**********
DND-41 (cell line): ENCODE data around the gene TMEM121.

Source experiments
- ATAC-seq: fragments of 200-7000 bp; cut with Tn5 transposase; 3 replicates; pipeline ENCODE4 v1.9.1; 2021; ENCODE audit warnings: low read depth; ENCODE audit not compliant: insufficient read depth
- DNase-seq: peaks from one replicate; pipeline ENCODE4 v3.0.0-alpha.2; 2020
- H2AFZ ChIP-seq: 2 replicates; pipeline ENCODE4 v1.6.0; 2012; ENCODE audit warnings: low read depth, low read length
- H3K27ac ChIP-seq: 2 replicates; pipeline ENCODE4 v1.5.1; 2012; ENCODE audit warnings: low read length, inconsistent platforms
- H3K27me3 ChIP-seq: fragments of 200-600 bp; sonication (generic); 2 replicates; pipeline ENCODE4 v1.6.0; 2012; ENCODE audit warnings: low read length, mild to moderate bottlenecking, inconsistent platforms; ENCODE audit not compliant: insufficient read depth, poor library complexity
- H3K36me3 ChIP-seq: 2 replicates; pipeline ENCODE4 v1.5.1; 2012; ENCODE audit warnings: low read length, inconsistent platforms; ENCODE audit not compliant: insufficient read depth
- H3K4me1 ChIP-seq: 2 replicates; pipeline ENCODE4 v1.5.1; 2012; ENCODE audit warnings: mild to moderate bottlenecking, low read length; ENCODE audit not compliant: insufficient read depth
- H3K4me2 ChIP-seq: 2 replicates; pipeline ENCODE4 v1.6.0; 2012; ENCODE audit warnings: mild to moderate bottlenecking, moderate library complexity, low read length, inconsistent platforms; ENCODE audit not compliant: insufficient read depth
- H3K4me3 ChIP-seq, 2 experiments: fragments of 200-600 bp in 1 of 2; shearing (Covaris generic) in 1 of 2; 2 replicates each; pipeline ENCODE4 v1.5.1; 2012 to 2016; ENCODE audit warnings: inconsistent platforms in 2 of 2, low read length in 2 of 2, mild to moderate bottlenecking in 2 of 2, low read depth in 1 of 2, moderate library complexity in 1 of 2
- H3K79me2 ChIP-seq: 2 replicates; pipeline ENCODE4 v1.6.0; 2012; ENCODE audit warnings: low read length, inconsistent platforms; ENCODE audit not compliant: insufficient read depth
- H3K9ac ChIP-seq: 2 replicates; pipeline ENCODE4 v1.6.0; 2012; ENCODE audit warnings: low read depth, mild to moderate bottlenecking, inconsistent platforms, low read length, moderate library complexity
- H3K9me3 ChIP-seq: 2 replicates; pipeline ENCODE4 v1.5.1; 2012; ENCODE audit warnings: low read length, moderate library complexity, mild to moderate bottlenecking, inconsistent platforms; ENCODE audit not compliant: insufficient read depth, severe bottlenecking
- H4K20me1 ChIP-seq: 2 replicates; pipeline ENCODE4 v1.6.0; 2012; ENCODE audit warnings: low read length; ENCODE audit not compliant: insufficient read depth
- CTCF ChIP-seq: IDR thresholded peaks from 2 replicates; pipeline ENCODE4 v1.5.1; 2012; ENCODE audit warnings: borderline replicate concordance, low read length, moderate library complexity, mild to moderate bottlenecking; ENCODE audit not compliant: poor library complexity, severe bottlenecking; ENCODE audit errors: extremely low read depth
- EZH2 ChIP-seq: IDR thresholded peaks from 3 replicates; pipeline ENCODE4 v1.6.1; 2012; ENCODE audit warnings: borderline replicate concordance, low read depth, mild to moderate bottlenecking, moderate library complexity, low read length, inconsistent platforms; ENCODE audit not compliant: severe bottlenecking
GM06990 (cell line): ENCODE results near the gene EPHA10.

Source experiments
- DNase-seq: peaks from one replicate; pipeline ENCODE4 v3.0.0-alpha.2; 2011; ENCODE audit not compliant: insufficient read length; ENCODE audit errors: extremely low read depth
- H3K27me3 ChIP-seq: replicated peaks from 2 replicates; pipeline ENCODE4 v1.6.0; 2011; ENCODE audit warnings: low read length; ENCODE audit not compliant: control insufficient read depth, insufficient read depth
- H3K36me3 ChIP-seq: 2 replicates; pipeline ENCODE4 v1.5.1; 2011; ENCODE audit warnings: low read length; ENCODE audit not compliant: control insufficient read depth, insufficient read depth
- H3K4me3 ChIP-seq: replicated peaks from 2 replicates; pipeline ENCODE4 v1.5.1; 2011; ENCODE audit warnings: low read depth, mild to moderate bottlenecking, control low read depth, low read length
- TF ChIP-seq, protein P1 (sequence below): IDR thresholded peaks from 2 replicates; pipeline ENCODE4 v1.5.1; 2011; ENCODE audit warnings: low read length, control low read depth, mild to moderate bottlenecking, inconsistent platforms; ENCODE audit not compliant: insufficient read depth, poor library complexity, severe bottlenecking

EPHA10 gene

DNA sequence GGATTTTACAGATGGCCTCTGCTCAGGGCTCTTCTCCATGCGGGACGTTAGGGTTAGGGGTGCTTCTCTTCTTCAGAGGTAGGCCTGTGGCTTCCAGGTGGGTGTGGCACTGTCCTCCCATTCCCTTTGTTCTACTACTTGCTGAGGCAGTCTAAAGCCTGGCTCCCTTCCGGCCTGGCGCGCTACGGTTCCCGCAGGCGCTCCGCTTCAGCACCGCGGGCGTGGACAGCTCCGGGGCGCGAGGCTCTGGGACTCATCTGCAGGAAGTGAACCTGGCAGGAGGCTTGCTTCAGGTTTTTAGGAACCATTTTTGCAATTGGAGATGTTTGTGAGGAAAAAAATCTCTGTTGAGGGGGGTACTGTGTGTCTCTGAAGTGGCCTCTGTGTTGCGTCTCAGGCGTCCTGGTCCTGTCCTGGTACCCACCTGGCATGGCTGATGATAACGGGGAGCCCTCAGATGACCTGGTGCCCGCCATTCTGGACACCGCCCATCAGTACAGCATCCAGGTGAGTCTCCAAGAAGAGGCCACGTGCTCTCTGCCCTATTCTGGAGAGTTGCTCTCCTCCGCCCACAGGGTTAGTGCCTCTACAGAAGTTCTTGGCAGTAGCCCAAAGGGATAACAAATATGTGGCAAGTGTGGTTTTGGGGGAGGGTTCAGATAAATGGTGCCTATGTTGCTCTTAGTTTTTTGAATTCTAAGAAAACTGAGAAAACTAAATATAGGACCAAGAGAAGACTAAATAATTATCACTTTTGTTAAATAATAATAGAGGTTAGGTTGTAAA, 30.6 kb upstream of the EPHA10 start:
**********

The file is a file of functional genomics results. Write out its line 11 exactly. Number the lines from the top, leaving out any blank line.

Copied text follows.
- H3K4me3 ChIP-seq, 2 experiments: fragments of 200-600 bp in 1 of 2; shearing (Covaris generic) in 1 of 2; 2 replicates each; pipeline ENCODE4 v1.5.1; 2012 to 2016; ENCODE audit warnings: inconsistent platforms in 2 of 2, low read length in 2 of 2, mild to moderate bottlenecking in 2 of 2, low read depth in 1 of 2, moderate library complexity in 1 of 2